IntraOcular Pressure (IOP) monitoring is an essential diagnostic tool for the efficient treatment of glaucoma and other ocular hypertension-related diseases. Clinical trials have shown that frequent IOP monitoring can decelerate the progress of glaucoma and minimize optical nerve damage Current IOP monitoring technologies (e.g. tonometry) are non-invasive and simple to execute, but they are not accurate and not suitable for life-long and frequent IOP monitoring: they require a visit to the hospital or to a clinic as the measurement is performed by trained personnel. We propose a 'Near Infrared Fluorescent-based Optomechanical'(NiFO) IOP sensing technology for accurate, home-based, IOP monitoring for patients with moderate or severe glaucoma. The NiFO technology is based on an electronic-free MicroElectroMechanical Systems (MEMS) implantable sensor (termed the 'NiFO sensor') that converts IOP changes into a dual-wavelength optical signal in the near infrared (NI) regime. The NiFO sensor is integrated into an intraocular lens or surgically attached on the iris and therefore permanently implanted into the patient's eye. An external, portable optical readout system (ORS) is used to excite the NiFO sensor, collect and analyze the emitted NI optical signal. The power-free NiFO sensor permits frequent and life-long IOP monitoring, allows the patient to perform the IOP measurement at home, requires no maintenance (e.g. battery replacement), it is accurate and it has a very small size (<0.5 mm3) and footprint (~0.25 mm2). Our research plan consists of the following aims: 1) Microfabrication and in vitro testing of the NiFO pressure sensor. The NiFO sensor, consisting of a silicon/PDMS chip will be microfabricated using standard bulk and surface silicon micromachining processes. Its specifications (dynamic range, precision error, etc) will be established in vitro by immersing the NIFO sensor into a bath filled with aqueous humor. 2) Construction of the Optical Readout System (ORS). A portable optical readout system consisting of an optical head and an excitation/detection unit will be manufactured. The system will integrate all the optics needed to excite the NiFO sensor, collect analyze the emitted NI fluorescence signal. The proposed technology will help in efficiently managing and treating glaucoma and hypertension-related diseases and it will trigger the development of other implantable, power-free, miniaturized devices that can be used in a variety of pressure monitoring biomedical applications.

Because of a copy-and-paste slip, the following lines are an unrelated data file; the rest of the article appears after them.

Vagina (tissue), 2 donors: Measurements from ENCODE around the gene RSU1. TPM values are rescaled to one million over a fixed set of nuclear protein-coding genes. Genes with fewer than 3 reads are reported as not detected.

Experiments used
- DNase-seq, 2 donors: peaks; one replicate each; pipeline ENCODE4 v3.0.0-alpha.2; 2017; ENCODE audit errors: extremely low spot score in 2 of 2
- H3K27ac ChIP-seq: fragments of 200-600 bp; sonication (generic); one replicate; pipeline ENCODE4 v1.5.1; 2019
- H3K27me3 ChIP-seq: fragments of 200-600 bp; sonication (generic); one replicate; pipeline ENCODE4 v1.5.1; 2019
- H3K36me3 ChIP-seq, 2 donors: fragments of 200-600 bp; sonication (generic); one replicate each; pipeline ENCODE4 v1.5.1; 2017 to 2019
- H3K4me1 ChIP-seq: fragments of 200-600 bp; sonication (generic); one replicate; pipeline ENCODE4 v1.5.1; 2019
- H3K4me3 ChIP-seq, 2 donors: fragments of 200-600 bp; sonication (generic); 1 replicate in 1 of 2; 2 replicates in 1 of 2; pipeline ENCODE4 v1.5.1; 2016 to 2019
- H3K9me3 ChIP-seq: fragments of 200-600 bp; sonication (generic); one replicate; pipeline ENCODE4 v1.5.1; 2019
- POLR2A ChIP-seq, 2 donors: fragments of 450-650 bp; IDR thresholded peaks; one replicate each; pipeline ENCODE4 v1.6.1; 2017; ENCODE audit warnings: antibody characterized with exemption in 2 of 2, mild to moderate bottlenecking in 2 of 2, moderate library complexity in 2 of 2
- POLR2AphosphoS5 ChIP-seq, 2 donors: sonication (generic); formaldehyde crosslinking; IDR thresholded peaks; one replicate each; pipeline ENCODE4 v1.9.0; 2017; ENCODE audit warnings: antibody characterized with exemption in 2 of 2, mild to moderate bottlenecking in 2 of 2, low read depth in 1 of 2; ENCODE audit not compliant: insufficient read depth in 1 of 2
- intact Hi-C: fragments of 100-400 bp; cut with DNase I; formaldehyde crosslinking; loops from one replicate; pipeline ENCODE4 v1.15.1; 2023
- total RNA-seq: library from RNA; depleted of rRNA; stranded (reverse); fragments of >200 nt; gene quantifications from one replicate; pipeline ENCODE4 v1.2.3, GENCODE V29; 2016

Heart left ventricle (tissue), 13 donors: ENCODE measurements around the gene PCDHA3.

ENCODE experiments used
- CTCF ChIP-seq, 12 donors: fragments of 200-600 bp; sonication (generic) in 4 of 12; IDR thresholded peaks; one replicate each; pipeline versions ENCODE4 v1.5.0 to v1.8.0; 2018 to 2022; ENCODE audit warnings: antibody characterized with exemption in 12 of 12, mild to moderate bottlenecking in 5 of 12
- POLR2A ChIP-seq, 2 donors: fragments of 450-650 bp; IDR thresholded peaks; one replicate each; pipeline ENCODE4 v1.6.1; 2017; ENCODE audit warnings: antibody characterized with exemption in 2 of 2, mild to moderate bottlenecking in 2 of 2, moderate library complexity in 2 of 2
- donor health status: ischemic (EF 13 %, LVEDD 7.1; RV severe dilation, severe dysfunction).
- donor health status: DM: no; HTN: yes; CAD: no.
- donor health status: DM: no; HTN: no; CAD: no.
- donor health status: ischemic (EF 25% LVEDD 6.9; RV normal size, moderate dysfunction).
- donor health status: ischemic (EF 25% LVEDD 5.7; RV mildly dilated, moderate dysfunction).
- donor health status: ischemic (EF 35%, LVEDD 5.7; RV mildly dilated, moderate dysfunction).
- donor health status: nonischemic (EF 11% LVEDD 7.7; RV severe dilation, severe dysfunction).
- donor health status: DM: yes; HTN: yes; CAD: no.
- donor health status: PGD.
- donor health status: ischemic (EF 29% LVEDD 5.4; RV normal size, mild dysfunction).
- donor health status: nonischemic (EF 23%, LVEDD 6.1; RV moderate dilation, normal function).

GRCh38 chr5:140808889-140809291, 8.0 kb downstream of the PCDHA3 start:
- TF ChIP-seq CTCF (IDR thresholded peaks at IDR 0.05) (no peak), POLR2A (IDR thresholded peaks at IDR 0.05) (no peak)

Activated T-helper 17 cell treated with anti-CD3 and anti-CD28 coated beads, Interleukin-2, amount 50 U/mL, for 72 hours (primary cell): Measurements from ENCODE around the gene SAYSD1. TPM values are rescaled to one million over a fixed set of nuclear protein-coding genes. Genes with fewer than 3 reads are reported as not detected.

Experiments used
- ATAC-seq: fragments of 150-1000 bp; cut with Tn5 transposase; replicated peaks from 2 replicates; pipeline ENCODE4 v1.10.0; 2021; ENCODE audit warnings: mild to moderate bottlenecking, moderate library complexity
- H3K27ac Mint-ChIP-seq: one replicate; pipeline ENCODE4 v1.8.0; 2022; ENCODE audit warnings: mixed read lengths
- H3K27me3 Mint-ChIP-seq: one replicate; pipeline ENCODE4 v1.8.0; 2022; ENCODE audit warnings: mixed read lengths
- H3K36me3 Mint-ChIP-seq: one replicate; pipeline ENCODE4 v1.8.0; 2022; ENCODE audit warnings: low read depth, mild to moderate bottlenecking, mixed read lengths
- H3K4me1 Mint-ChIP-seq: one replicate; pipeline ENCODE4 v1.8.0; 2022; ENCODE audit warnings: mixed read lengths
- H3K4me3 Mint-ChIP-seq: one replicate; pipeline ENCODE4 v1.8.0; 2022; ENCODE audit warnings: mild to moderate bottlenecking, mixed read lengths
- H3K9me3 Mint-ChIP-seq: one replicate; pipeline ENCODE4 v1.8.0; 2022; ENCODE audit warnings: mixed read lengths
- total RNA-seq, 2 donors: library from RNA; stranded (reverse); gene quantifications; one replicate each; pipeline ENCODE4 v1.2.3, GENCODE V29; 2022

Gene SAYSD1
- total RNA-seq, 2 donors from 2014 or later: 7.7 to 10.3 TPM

Intraocular pressure (IOP) monitoring is an important diagnostic tool for accessing the pathological condition of patients with chronic glaucoma. This work aims to develop a new class of point-of-care, implantable IOP monitoring sensors that will provide better management and efficient treatment for such patients.